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Linkspam: Unpacking the invisible knapsack Straight privilege edition

So apparently this month is LGBT Pride Month. I therefore snagged this from ontd political which gives the info that it was first put together by students of Earlham College and then link-enhanced by the current poster. Do I need to mention the part where ‘phobic assholes of any kind will be summarily deleted and banned? Oh who am I kidding? Homophobic, transphobic, any ‘phobic assholes of any kind will have their comments summarily deleted and be considered for banning depending on the severity of the offense. That having been said…on with the show.

Can you add more?

26 thoughts on “Linkspam: Unpacking the invisible knapsack Straight privilege edition”

  1. Robin says:

    I’ve got one for you, that happened to me personally: “If I am the victim of violence or psychological mistreatment, people won’t tell me that I ‘invited’ or ’caused’ it by being honest about my heterosexuality.” (I actually had my high-school guidance counselor tell me that by being out of the closet I was “inviting” other students to attack me. And I’ve seen that other times, where people dismiss violence/mistreatment of gay people, with the rationale that “they should keep it in the closet then”.)

    1. unusualmusic says:

      So much for “guidance”, there. What an utter ASSHOLE really, I want to know how she’d go around hiding her heterosexuality. And like you said, it is so fraking common!

      1. Robin says:

        Yeah, after I’d gone to her three times to try and get the homophobic harassment to stop, she told me that I was inviting it by being open, and that if I came to her with another complaint she’d “have to find [me] another school”. That was a thinly-veiled threat, since my school was the safest in the district, and as bad as my experience there was it would have been even worse at another school, and we both knew it. It was basically a way of saying, “Shut up or it’s going to get even worse.” I know she went on to become the assistant superintendent of the whole school district a few years after I graduated. I’m not sure whether that’s better or worse; while she had more access to influence how the schools ran, at least she had less access to actual students.

        I realized I forgot one on my list of additions: “I can easily find a church or other religious institution that is willing to marry my significant other and me.”

  2. Robin says:

    Oh, and a few more that are fairly obvious, although not so common to college students (usually):
    * I can marry my significant other easily. I don’t have to potentially travel to another country or state in order to be married, and if I do get married, it will be recognized all over the world.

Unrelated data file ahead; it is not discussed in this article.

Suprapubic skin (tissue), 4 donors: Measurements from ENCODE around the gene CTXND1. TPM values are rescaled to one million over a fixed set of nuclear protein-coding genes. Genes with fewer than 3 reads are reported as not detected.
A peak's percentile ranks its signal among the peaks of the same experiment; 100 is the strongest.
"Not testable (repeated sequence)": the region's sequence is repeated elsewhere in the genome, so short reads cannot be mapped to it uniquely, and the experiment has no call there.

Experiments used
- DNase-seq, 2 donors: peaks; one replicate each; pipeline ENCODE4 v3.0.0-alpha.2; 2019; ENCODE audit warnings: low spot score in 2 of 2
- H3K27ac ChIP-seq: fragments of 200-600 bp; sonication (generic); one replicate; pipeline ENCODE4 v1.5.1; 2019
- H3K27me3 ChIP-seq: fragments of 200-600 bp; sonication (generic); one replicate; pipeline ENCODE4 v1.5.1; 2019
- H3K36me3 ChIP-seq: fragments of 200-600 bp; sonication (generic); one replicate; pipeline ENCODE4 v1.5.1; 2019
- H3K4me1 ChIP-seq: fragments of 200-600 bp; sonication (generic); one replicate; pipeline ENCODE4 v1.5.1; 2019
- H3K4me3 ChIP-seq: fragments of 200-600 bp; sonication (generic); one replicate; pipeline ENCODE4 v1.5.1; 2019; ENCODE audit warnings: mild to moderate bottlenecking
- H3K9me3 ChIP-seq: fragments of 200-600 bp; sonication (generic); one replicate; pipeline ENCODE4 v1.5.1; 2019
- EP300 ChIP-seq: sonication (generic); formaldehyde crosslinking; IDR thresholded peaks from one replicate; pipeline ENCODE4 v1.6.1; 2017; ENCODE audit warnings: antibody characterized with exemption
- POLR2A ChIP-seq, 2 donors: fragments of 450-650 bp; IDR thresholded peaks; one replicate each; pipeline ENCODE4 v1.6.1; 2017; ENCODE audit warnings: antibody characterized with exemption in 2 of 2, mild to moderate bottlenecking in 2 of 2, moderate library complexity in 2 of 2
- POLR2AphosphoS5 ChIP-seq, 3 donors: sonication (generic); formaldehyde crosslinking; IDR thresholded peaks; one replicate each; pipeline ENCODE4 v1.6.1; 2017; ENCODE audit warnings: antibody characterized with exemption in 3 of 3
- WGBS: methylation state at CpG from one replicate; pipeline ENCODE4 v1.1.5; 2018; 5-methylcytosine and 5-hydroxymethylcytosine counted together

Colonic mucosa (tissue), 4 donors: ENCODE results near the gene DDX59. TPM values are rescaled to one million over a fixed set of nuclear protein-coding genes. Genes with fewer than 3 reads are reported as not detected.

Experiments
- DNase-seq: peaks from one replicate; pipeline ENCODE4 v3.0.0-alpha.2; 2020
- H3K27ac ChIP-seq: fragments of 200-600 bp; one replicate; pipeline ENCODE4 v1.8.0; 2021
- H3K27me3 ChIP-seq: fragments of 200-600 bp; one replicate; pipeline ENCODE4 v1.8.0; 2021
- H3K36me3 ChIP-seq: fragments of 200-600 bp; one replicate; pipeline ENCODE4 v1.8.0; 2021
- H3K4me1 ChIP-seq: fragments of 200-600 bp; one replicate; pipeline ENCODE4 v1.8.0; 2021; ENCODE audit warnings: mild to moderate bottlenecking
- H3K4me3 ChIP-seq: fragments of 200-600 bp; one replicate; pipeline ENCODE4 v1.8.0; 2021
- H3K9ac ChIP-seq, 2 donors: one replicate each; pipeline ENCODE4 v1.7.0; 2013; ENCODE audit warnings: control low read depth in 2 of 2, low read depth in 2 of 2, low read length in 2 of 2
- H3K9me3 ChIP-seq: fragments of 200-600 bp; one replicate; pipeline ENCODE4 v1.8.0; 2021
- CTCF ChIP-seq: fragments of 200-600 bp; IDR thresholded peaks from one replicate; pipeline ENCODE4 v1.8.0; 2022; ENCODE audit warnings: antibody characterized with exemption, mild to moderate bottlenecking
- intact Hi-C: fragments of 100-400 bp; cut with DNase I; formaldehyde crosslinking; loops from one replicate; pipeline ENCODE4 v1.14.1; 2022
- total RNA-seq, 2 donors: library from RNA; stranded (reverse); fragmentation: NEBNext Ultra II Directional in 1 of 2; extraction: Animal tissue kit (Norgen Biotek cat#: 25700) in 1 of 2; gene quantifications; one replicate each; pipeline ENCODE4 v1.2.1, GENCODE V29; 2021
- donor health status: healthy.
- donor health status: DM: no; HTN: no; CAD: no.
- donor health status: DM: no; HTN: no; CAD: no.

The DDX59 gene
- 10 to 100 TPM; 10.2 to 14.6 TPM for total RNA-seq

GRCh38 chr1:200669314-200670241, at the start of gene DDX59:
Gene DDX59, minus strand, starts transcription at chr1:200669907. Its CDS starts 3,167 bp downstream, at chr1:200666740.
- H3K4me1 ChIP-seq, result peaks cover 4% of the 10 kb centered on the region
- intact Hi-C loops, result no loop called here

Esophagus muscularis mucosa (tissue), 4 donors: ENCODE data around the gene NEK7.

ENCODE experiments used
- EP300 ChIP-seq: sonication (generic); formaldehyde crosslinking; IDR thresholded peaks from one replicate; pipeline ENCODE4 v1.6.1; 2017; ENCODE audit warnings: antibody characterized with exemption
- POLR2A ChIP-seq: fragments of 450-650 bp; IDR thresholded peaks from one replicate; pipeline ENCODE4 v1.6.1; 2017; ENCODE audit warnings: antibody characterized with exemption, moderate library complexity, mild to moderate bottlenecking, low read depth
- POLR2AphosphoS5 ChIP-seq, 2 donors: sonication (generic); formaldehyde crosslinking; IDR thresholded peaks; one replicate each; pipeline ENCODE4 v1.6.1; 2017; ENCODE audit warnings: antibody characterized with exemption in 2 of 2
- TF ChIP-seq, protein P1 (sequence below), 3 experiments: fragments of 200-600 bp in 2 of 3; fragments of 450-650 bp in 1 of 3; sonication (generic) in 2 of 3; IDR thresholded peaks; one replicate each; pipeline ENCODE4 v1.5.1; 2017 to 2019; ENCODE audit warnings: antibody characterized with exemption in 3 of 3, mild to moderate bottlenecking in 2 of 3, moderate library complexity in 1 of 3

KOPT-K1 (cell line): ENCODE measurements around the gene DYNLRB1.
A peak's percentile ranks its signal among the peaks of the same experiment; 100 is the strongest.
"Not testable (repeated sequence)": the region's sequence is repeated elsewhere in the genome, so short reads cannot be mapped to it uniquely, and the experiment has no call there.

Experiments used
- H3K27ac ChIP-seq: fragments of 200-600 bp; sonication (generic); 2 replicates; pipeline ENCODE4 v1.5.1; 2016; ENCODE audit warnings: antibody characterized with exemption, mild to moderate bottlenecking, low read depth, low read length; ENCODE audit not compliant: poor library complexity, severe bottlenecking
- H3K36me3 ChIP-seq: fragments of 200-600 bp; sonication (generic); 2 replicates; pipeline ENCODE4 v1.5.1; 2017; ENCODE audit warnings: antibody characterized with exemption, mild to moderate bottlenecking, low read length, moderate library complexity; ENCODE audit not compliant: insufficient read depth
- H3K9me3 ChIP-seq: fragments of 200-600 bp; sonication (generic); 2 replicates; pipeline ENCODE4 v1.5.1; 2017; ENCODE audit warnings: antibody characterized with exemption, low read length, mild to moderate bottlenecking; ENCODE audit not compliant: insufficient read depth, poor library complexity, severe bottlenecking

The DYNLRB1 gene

* I don’t risk losing custody of my children due to my sexual orientation.
    * If I want to adopt children with my significant other, I know we won’t be rejected as a result of our sexual orientation.
    * If we need to use a sperm donor to have children, I know my significant other and I won’t be refused service at a fertility clinic due to our sexual orientation.

    1. unusualmusic says:


  3. lauren says:

    People don’t say that something is “too heterosexual” as a reason to refuse doing it.
    (seriously, more or less all the boys in my brother’s class refused to pay attention in frensh because it “souded too gay”.)

  4. Brittany Fuller says:

    No casual acquaintances or complete strangers would ever say “I don’t think it’s right for a heterosexual couple to do that to a child” if me and my partner choose to have one.

    If I choose to get a divorce, I can, if need be, get the court to enforce that I can see my child, or that the other parent continues to pay to support the child.

    (The last one falls under the marriage one above, but my friends parents went through a nasty divorce that ended up okay because both moms are wonderful people, but could have been terrible.)

    No one calls consensual sex between married/highly committed heterosexual partners “disgusting.”

    I really like this unpacking thing. I actually took a class in high school that required us to do it for two identities we weren’t… It definitely started some good discussion (ha, and one of the examples I wrote above I’m pretty sure I also used in that class).

    1. Vickie says:

      No one calls consensual sex between married/highly committed heterosexual partners “disgusting.”

      Not completely true. I’ve heard too many “ewwwwww, old people sex!”. Although I suppose “old gay people sex” would induce a longer eww.